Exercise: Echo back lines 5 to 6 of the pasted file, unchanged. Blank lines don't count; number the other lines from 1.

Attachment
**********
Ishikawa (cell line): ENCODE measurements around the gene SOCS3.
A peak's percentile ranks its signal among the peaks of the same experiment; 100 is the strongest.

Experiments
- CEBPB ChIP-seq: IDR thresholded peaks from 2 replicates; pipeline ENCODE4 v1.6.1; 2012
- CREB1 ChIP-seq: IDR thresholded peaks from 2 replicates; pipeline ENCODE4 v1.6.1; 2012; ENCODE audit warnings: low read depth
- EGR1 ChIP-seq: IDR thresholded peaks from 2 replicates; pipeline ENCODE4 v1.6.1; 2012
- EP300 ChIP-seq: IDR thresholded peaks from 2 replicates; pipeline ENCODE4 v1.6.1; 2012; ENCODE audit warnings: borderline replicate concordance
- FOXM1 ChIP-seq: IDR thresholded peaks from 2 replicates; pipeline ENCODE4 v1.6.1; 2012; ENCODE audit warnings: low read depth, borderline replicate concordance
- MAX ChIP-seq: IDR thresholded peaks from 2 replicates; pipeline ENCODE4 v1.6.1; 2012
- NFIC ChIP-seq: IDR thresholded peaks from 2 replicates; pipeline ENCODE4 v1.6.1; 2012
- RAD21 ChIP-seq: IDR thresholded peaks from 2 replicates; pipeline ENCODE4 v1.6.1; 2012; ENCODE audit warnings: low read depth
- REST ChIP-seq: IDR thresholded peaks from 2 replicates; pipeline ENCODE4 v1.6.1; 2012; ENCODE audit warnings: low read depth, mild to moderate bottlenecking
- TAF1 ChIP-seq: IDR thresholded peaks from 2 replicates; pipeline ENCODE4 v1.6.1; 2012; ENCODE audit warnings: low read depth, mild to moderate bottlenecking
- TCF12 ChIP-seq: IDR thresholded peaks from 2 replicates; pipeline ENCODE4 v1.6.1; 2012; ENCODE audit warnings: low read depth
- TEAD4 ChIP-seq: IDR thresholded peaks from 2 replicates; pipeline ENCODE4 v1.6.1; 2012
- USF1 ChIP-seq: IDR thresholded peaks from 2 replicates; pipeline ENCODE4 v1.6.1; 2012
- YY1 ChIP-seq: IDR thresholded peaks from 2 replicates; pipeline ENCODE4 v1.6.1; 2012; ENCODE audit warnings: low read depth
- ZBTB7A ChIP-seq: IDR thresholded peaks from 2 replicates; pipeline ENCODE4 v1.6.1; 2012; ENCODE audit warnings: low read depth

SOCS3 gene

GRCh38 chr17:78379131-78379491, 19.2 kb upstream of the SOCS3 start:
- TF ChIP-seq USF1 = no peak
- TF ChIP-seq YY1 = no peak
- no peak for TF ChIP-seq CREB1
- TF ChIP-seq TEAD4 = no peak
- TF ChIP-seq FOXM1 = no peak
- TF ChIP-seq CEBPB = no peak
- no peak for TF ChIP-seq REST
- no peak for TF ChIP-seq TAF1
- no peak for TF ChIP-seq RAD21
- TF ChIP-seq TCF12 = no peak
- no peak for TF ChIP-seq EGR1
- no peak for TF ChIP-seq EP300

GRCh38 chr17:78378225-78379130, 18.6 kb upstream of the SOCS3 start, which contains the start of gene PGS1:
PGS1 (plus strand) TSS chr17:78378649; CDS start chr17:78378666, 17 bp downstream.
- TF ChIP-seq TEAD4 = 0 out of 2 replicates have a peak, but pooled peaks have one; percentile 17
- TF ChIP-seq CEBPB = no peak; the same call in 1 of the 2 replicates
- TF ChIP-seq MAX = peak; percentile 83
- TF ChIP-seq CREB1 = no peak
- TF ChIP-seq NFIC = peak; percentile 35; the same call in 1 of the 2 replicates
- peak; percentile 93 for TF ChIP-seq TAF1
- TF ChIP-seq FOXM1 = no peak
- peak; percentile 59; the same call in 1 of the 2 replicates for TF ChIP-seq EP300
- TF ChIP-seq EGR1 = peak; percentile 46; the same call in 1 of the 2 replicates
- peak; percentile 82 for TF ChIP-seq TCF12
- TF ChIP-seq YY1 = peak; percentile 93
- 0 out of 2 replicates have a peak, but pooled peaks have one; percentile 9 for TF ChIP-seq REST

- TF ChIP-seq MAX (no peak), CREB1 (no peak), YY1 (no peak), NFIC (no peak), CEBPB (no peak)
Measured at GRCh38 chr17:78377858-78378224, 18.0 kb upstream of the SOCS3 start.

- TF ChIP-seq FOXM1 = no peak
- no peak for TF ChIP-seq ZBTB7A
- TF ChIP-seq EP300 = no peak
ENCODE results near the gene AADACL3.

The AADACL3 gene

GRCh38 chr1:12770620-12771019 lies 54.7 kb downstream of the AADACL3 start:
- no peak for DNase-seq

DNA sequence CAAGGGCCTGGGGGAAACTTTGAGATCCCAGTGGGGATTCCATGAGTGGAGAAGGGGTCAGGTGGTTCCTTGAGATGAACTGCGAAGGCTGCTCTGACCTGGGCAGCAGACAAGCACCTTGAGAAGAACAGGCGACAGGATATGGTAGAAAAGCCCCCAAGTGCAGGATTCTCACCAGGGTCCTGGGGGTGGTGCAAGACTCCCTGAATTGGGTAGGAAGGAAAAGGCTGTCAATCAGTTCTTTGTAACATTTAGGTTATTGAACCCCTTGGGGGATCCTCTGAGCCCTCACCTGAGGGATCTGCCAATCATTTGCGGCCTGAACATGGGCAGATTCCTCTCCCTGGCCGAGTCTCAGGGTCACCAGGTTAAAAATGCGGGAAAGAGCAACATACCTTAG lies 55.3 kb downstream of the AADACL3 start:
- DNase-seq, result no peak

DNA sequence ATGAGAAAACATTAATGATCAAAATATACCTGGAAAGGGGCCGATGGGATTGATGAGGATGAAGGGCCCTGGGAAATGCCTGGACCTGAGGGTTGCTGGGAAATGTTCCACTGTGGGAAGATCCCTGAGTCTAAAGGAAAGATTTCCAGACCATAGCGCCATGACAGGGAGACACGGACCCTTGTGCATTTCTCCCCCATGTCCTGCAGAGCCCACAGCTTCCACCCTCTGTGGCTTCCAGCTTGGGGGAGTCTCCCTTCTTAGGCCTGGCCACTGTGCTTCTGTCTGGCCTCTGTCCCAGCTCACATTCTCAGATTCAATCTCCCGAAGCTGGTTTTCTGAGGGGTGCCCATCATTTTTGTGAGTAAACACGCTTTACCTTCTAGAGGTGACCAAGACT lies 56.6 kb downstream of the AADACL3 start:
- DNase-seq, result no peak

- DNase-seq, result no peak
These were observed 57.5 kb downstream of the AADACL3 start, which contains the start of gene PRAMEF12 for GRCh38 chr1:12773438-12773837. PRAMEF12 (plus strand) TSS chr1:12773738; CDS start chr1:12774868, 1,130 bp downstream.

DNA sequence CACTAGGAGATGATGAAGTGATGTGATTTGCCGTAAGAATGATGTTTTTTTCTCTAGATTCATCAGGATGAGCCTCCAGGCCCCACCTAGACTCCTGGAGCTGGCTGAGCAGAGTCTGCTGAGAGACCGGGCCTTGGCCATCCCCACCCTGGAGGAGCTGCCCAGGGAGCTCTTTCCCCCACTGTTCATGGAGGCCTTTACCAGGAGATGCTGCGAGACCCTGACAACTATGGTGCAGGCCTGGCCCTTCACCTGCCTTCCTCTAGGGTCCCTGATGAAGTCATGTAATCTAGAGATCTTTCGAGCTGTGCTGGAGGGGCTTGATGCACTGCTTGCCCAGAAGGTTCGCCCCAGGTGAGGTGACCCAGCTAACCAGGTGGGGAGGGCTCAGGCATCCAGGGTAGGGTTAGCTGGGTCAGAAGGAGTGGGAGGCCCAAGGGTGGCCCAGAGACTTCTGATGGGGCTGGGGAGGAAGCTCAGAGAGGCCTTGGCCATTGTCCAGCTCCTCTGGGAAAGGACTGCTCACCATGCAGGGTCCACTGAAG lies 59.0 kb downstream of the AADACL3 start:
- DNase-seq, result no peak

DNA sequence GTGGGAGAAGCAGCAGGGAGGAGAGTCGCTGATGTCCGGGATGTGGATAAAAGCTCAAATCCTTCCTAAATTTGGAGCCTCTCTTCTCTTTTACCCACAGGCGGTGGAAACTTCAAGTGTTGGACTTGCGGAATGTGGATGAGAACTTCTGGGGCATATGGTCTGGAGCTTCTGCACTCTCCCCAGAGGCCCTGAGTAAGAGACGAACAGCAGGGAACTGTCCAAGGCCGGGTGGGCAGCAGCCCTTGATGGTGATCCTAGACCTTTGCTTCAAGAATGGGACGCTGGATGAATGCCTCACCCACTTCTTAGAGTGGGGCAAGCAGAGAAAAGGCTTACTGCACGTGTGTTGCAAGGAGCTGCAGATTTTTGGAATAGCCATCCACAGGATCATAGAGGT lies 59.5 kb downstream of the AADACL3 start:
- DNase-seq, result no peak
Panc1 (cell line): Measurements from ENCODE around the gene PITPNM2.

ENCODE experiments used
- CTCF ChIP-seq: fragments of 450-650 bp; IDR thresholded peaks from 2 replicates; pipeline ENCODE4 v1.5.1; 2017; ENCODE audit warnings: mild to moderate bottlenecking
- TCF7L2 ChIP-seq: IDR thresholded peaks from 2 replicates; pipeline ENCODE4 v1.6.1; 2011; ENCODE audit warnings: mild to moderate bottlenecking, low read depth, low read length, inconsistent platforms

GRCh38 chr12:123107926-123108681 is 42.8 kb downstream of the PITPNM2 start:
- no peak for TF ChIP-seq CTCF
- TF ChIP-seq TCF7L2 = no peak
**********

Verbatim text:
- CREB1 ChIP-seq: IDR thresholded peaks from 2 replicates; pipeline ENCODE4 v1.6.1; 2012; ENCODE audit warnings: low read depth
- EGR1 ChIP-seq: IDR thresholded peaks from 2 replicates; pipeline ENCODE4 v1.6.1; 2012